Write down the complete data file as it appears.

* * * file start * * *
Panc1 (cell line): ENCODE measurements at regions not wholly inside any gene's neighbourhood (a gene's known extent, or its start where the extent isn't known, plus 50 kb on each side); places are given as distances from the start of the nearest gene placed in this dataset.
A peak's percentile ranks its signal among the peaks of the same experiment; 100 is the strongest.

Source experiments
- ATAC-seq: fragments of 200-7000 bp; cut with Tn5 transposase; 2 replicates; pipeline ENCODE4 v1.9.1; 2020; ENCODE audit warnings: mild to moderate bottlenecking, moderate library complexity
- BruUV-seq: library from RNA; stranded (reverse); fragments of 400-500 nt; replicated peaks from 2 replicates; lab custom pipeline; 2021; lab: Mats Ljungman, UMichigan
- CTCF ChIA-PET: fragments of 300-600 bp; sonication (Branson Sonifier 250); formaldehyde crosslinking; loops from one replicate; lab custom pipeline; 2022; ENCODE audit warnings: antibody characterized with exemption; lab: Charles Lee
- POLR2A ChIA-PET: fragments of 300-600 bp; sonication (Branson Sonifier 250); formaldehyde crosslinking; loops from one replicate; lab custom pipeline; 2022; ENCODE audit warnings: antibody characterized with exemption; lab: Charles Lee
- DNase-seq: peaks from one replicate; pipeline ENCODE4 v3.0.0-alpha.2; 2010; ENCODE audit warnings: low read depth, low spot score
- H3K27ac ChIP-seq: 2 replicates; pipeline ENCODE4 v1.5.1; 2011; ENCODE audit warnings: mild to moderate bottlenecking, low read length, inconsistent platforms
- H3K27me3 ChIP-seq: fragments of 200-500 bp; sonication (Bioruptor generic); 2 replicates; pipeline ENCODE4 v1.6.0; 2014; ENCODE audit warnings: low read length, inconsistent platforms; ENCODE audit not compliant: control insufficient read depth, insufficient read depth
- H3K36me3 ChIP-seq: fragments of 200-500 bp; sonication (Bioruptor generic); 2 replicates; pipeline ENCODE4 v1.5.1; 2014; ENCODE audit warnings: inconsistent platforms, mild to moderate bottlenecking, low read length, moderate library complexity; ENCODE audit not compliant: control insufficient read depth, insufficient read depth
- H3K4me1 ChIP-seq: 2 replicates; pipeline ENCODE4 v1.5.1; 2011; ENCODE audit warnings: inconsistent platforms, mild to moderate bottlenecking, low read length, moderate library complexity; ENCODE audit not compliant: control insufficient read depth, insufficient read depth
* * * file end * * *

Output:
Panc1 (cell line): ENCODE measurements at regions not wholly inside any gene's neighbourhood (a gene's known extent, or its start where the extent isn't known, plus 50 kb on each side); places are given as distances from the start of the nearest gene placed in this dataset.
A peak's percentile ranks its signal among the peaks of the same experiment; 100 is the strongest.

Source experiments
- ATAC-seq: fragments of 200-7000 bp; cut with Tn5 transposase; 2 replicates; pipeline ENCODE4 v1.9.1; 2020; ENCODE audit warnings: mild to moderate bottlenecking, moderate library complexity
- BruUV-seq: library from RNA; stranded (reverse); fragments of 400-500 nt; replicated peaks from 2 replicates; lab custom pipeline; 2021; lab: Mats Ljungman, UMichigan
- CTCF ChIA-PET: fragments of 300-600 bp; sonication (Branson Sonifier 250); formaldehyde crosslinking; loops from one replicate; lab custom pipeline; 2022; ENCODE audit warnings: antibody characterized with exemption; lab: Charles Lee
- POLR2A ChIA-PET: fragments of 300-600 bp; sonication (Branson Sonifier 250); formaldehyde crosslinking; loops from one replicate; lab custom pipeline; 2022; ENCODE audit warnings: antibody characterized with exemption; lab: Charles Lee
- DNase-seq: peaks from one replicate; pipeline ENCODE4 v3.0.0-alpha.2; 2010; ENCODE audit warnings: low read depth, low spot score
- H3K27ac ChIP-seq: 2 replicates; pipeline ENCODE4 v1.5.1; 2011; ENCODE audit warnings: mild to moderate bottlenecking, low read length, inconsistent platforms
- H3K27me3 ChIP-seq: fragments of 200-500 bp; sonication (Bioruptor generic); 2 replicates; pipeline ENCODE4 v1.6.0; 2014; ENCODE audit warnings: low read length, inconsistent platforms; ENCODE audit not compliant: control insufficient read depth, insufficient read depth
- H3K36me3 ChIP-seq: fragments of 200-500 bp; sonication (Bioruptor generic); 2 replicates; pipeline ENCODE4 v1.5.1; 2014; ENCODE audit warnings: inconsistent platforms, mild to moderate bottlenecking, low read length, moderate library complexity; ENCODE audit not compliant: control insufficient read depth, insufficient read depth
- H3K4me1 ChIP-seq: 2 replicates; pipeline ENCODE4 v1.5.1; 2011; ENCODE audit warnings: inconsistent platforms, mild to moderate bottlenecking, low read length, moderate library complexity; ENCODE audit not compliant: control insufficient read depth, insufficient read depth